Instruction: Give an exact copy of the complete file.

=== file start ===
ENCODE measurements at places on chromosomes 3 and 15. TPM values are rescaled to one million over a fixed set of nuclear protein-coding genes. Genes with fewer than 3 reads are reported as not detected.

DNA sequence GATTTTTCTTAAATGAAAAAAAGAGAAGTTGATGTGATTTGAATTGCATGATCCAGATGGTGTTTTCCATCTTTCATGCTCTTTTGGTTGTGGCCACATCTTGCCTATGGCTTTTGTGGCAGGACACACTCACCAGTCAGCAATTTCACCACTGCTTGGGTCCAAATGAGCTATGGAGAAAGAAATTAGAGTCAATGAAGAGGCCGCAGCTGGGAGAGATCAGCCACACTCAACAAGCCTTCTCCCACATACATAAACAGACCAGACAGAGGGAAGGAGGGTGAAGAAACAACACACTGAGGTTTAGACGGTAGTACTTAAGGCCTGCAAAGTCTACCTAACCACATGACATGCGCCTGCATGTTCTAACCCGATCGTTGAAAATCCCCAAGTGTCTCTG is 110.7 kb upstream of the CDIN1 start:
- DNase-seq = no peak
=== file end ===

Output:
ENCODE measurements at places on chromosomes 3 and 15. TPM values are rescaled to one million over a fixed set of nuclear protein-coding genes. Genes with fewer than 3 reads are reported as not detected.

DNA sequence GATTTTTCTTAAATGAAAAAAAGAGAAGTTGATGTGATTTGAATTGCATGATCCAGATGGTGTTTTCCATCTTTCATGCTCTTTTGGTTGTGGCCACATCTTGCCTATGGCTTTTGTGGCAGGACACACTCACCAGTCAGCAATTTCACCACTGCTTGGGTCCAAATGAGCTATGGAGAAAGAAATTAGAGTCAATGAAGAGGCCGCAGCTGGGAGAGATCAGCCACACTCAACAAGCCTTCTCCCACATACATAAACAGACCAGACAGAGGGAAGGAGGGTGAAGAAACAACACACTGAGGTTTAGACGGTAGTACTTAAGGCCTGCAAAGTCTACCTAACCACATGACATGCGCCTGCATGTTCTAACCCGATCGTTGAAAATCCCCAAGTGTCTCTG is 110.7 kb upstream of the CDIN1 start:
- DNase-seq = no peak